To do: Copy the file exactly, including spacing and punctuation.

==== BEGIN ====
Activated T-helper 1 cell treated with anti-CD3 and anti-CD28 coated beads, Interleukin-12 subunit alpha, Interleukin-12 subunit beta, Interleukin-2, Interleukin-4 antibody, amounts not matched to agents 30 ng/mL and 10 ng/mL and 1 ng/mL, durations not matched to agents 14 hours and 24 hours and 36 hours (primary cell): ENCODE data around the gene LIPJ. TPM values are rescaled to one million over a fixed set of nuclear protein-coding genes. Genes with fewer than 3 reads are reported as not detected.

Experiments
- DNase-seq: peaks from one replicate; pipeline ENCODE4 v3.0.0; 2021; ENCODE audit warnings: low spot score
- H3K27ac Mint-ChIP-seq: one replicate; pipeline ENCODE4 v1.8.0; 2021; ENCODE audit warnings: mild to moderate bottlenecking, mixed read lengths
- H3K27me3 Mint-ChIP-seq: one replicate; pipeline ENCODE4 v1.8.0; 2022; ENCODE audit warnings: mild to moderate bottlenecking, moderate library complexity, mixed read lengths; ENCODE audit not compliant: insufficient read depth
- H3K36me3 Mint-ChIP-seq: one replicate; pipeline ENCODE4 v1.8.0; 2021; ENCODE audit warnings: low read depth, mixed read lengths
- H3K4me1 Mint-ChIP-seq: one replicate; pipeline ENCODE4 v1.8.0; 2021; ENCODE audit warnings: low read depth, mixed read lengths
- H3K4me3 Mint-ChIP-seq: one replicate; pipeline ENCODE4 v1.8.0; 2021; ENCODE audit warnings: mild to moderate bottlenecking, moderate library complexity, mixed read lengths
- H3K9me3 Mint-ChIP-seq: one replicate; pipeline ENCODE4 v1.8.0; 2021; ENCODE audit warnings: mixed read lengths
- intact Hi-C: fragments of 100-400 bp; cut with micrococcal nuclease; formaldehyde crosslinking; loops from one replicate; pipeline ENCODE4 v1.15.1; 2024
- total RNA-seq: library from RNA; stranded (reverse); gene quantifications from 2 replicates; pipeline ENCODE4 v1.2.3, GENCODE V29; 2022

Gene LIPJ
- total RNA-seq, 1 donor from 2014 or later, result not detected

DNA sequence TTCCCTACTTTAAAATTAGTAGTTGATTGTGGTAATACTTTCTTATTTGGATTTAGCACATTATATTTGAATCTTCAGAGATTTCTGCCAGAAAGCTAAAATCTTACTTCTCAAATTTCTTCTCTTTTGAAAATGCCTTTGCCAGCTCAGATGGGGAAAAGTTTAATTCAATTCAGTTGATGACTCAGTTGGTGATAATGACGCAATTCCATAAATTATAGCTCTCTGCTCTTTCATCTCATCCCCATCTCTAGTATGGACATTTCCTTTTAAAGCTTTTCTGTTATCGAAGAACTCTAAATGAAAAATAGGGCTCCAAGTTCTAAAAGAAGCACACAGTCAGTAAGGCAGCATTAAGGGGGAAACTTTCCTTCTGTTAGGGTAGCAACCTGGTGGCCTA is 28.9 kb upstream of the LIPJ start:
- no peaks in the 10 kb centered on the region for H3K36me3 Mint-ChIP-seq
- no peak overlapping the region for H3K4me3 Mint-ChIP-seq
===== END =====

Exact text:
Activated T-helper 1 cell treated with anti-CD3 and anti-CD28 coated beads, Interleukin-12 subunit alpha, Interleukin-12 subunit beta, Interleukin-2, Interleukin-4 antibody, amounts not matched to agents 30 ng/mL and 10 ng/mL and 1 ng/mL, durations not matched to agents 14 hours and 24 hours and 36 hours (primary cell): ENCODE data around the gene LIPJ. TPM values are rescaled to one million over a fixed set of nuclear protein-coding genes. Genes with fewer than 3 reads are reported as not detected.

Experiments
- DNase-seq: peaks from one replicate; pipeline ENCODE4 v3.0.0; 2021; ENCODE audit warnings: low spot score
- H3K27ac Mint-ChIP-seq: one replicate; pipeline ENCODE4 v1.8.0; 2021; ENCODE audit warnings: mild to moderate bottlenecking, mixed read lengths
- H3K27me3 Mint-ChIP-seq: one replicate; pipeline ENCODE4 v1.8.0; 2022; ENCODE audit warnings: mild to moderate bottlenecking, moderate library complexity, mixed read lengths; ENCODE audit not compliant: insufficient read depth
- H3K36me3 Mint-ChIP-seq: one replicate; pipeline ENCODE4 v1.8.0; 2021; ENCODE audit warnings: low read depth, mixed read lengths
- H3K4me1 Mint-ChIP-seq: one replicate; pipeline ENCODE4 v1.8.0; 2021; ENCODE audit warnings: low read depth, mixed read lengths
- H3K4me3 Mint-ChIP-seq: one replicate; pipeline ENCODE4 v1.8.0; 2021; ENCODE audit warnings: mild to moderate bottlenecking, moderate library complexity, mixed read lengths
- H3K9me3 Mint-ChIP-seq: one replicate; pipeline ENCODE4 v1.8.0; 2021; ENCODE audit warnings: mixed read lengths
- intact Hi-C: fragments of 100-400 bp; cut with micrococcal nuclease; formaldehyde crosslinking; loops from one replicate; pipeline ENCODE4 v1.15.1; 2024
- total RNA-seq: library from RNA; stranded (reverse); gene quantifications from 2 replicates; pipeline ENCODE4 v1.2.3, GENCODE V29; 2022

Gene LIPJ
- total RNA-seq, 1 donor from 2014 or later, result not detected

DNA sequence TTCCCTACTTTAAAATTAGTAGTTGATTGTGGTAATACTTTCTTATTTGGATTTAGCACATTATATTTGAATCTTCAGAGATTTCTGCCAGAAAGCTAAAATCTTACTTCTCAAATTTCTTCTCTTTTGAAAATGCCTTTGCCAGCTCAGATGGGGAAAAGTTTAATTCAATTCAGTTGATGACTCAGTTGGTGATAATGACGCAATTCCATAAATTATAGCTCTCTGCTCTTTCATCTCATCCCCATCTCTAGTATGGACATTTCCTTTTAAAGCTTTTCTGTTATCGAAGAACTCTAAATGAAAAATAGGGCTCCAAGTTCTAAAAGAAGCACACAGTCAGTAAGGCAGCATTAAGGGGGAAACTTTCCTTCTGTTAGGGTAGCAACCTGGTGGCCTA is 28.9 kb upstream of the LIPJ start:
- no peaks in the 10 kb centered on the region for H3K36me3 Mint-ChIP-seq
- no peak overlapping the region for H3K4me3 Mint-ChIP-seq